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Forget Air Canada (TSX:AC): 1 Bargain TSX Stock to Buy Instead

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Air Canada (TSX:AC)(TSX:AC.B) stock is highly cyclical and super sensitive to economic boom and bust. More critically, air travel has declined dramatically due to the impact of the coronavirus pandemic.

The company estimates it will reduce the second-quarter capacity by 85-90% year over year. As a result, it’s putting 16,500 (15,200 unionized workers and 1,300 managers) of its workforce temporarily off work. Its executives, board of directors, and managers are also taking temporary pay cuts. These will all help with substantial cost reduction.

This month, Air Canada is converting the passenger cabins of three of its Boeing 777-300ER aircraft to transport cargo, which will double the cargo capacity.

This is wonderful news for Air Canada investors and Canada. With the addition of these newly reconfigured aircraft, Air Canada aims to operate up to 20 all-cargo flights each week.

Moreover, it’d be able to help distribute medical and other vital supplies across the country. Air Canada’s greater capacity in its cargo aircraft services will help offset the reduced air traffic.

Some investors prefer to get periodic returns from dividends. If you’re this type of investor, consider investing in this bargain TSX stock instead.

Bargain TSX stock: Manulife stock

Bargain TSX stock Manulife (TSX:MFC)(NYSE:MFC) pays you to wait for price appreciation, unlike Air Canada stock. In fact, Manulife stock currently provides a handsome payout that yields 6.6%.

MFC stock is a Dividend Aristocrat that has increased its dividend for six consecutive years and maintained or increased its dividend for nine consecutive years.

Its five-year dividend-growth rate is almost 12%. Its payout ratio is estimated to be about 37% of this year’s earnings. Therefore, the insurer has strong coverage for its dividend.

Investors should note that Manulife is a very different company from what it was in the 2007-08 global financial crisis. Today, its portfolio is much less sensitive to equity market movements, and its financial position is much stronger.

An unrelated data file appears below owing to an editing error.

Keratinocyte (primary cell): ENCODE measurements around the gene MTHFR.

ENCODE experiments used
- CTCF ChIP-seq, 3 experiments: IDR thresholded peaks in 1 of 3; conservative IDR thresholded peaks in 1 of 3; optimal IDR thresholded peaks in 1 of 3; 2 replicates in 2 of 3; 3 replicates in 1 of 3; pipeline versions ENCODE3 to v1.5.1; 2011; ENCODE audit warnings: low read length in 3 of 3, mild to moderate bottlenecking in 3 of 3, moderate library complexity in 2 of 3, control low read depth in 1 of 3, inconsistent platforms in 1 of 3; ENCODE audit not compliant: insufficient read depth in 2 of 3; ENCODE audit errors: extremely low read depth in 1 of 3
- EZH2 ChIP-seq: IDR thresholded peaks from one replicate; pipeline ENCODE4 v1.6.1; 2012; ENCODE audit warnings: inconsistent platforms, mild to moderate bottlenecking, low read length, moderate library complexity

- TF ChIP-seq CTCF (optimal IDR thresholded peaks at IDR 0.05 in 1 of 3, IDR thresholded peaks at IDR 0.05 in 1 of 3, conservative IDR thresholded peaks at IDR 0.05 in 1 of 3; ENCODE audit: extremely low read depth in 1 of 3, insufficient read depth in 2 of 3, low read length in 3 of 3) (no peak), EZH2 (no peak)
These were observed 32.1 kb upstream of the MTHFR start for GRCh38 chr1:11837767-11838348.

Being in the insurance business, Manulife generates revenue streams from its existing customer base without having to make a new sale. Therefore, it is much better positioned than other types of businesses that rely on new sales to make money.

The current low interest rate environment is a drag on Manulife’s profits. However, it can mitigate some of the impacts by acquiring quality corporate company debt that has higher yields than government bonds.

Additionally, it has been driving scale and cost efficiency, such as through margin improvements in Asia, from which it generates about a third of its earnings and 80% of new business sales.

At $17 per share at writing, MFC stock trades at an absurdly low valuation of 5.6 times earnings. Compare that to its long-term estimated earnings growth rate of 8%. Assuming a multiple expansion to 10-12, the three-year price target is about $30-37 for 76-118% upside potential.

The Foolish bottom line

Air Canada’s earnings will get a big cut this year. Additionally, Air Canada stock doesn’t pay dividends. For some investors, getting periodic returns from dividend income helps them sleep better. If that sounds like you, consider buying bargain TSX stock Manulife instead and start getting a yield of 6.6%.

This article represents the opinion of the writer, who may disagree with the “official” recommendation position of a Motley Fool premium service or advisor. We’re Motley! Questioning an investing thesis — even one of our own — helps us all think critically about investing and make decisions that help us become smarter, happier, and richer, so we sometimes publish articles that may not be in line with recommendations, rankings or other content.

Fool contributor Kay Ng owns shares of AIR CANADA and Manulife.

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